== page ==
The coating preparation as prepared above is applied to one face of the paper in any desired way as for example by brushing. For volume production, I have found that the most eflicient way is to pass the sheets of paper through a pair of rolls, one of which is covered with felt and dips into a vessel containing the liquid. The liquid penetrates the paper to a substantial depth and further will bond with itself completely so that as many coats as desired may be applied. Using a pair of rolls such as I have suggested I have found that satisfactory results can be had by applying from three to five coats. After coating the paper I prefer not to let it dry out as it is to be used in a moistened state. To keep it in proper condition, a number of sheets of the paper can be formed in a stack and these wrapped with a waterproofing agent such as wax'paper, in which state they will keep for a long time. paper does become dried out it can be moistened from the back and brought back to proper condition by being kept from twentyfour to forty-eight hours in a humidifier. Paper thus prepared will take an exceedingly fine imprint as the coating gives a better texture to the surface and the coating serves to insulate the paper so that a very large number of plates may be cast from a single matrix.

It is understood that the particular pro-- portions given above are intended only by Way of example and that the same can be modified in many particulars without departing from the splritof my invention.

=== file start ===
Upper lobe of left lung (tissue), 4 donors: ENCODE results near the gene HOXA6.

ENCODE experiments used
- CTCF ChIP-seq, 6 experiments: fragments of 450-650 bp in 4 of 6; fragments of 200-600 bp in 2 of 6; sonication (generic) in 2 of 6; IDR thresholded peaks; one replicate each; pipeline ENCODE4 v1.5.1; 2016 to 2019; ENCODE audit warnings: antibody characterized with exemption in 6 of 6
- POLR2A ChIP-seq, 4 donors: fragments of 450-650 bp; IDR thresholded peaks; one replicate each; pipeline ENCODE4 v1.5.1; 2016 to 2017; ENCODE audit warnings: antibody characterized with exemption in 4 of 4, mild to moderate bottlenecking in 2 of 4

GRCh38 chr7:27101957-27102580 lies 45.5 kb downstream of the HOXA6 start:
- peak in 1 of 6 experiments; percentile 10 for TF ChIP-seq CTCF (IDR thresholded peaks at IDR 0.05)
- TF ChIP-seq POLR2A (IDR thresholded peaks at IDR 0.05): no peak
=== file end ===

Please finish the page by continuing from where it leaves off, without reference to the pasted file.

What I claim is 1. The process of preparing matrix boards of the type used in stereotyping, which comprises the step of impregnating the surface of matrix paper with a suspension in water of graphite and a resinous material which is hard at normal tern eratures.

2. The process 0 preparing matrix boards for use in the stereotyping process which comprises adding an alcohol solution of a normally hard resin to a suspension of graphite in water and coating a surface of the matrix board with the resulting product.

3. As a new product, a paper matrix board of the type used in the stereotyping process having a surface impregnated wlth finely di wflided graphite, and a resinous binder there- In testimony that I claim the foregoing, I

have hereunto set my hand this 10th day of I October, 1930. ANTON RUDOLPH PAWLITSCHKO.

If the

Referenced by
Citing PatentFiling datePublication dateApplicantTitle
US5919842 *May 14, 1998Jul 6, 1999Mounsey; Gerald W.Water-based latex phenolic coating composition
U.S. Classification162/180, 428/908
International ClassificationB41N11/00
Cooperative ClassificationY10S428/908, B41N11/00
European ClassificationB41N11/00